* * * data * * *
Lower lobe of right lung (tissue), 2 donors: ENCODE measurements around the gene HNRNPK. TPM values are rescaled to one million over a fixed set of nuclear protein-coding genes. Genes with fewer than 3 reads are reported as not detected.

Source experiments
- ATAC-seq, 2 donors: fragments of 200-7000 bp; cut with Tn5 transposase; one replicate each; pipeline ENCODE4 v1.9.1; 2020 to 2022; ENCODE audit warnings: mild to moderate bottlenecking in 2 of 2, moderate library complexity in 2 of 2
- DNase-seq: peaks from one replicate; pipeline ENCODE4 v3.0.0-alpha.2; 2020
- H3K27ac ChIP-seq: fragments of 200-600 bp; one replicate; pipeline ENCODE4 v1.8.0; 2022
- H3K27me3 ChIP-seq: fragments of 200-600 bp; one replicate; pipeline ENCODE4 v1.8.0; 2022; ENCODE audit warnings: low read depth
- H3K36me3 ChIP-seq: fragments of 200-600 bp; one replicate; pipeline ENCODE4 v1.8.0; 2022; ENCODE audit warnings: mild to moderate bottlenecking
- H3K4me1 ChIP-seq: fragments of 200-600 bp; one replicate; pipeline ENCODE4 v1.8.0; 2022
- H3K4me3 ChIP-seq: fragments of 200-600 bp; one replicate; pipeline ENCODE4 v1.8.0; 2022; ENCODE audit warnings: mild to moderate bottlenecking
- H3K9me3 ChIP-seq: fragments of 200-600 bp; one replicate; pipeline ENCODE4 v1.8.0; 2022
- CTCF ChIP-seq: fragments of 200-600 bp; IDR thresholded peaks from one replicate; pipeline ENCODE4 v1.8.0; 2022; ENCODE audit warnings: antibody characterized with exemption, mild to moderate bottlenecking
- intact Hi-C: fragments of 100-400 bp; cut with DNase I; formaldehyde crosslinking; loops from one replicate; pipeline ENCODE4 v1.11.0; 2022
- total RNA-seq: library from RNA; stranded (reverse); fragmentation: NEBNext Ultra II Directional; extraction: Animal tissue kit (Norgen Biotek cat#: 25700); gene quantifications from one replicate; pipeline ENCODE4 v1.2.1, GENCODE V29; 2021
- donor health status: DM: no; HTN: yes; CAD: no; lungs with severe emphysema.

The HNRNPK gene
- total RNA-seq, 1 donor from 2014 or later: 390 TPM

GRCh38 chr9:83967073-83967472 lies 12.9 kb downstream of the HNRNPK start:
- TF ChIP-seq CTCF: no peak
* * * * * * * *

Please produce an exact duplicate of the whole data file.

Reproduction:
Lower lobe of right lung (tissue), 2 donors: ENCODE measurements around the gene HNRNPK. TPM values are rescaled to one million over a fixed set of nuclear protein-coding genes. Genes with fewer than 3 reads are reported as not detected.

Source experiments
- ATAC-seq, 2 donors: fragments of 200-7000 bp; cut with Tn5 transposase; one replicate each; pipeline ENCODE4 v1.9.1; 2020 to 2022; ENCODE audit warnings: mild to moderate bottlenecking in 2 of 2, moderate library complexity in 2 of 2
- DNase-seq: peaks from one replicate; pipeline ENCODE4 v3.0.0-alpha.2; 2020
- H3K27ac ChIP-seq: fragments of 200-600 bp; one replicate; pipeline ENCODE4 v1.8.0; 2022
- H3K27me3 ChIP-seq: fragments of 200-600 bp; one replicate; pipeline ENCODE4 v1.8.0; 2022; ENCODE audit warnings: low read depth
- H3K36me3 ChIP-seq: fragments of 200-600 bp; one replicate; pipeline ENCODE4 v1.8.0; 2022; ENCODE audit warnings: mild to moderate bottlenecking
- H3K4me1 ChIP-seq: fragments of 200-600 bp; one replicate; pipeline ENCODE4 v1.8.0; 2022
- H3K4me3 ChIP-seq: fragments of 200-600 bp; one replicate; pipeline ENCODE4 v1.8.0; 2022; ENCODE audit warnings: mild to moderate bottlenecking
- H3K9me3 ChIP-seq: fragments of 200-600 bp; one replicate; pipeline ENCODE4 v1.8.0; 2022
- CTCF ChIP-seq: fragments of 200-600 bp; IDR thresholded peaks from one replicate; pipeline ENCODE4 v1.8.0; 2022; ENCODE audit warnings: antibody characterized with exemption, mild to moderate bottlenecking
- intact Hi-C: fragments of 100-400 bp; cut with DNase I; formaldehyde crosslinking; loops from one replicate; pipeline ENCODE4 v1.11.0; 2022
- total RNA-seq: library from RNA; stranded (reverse); fragmentation: NEBNext Ultra II Directional; extraction: Animal tissue kit (Norgen Biotek cat#: 25700); gene quantifications from one replicate; pipeline ENCODE4 v1.2.1, GENCODE V29; 2021
- donor health status: DM: no; HTN: yes; CAD: no; lungs with severe emphysema.

The HNRNPK gene
- total RNA-seq, 1 donor from 2014 or later: 390 TPM

GRCh38 chr9:83967073-83967472 lies 12.9 kb downstream of the HNRNPK start:
- TF ChIP-seq CTCF: no peak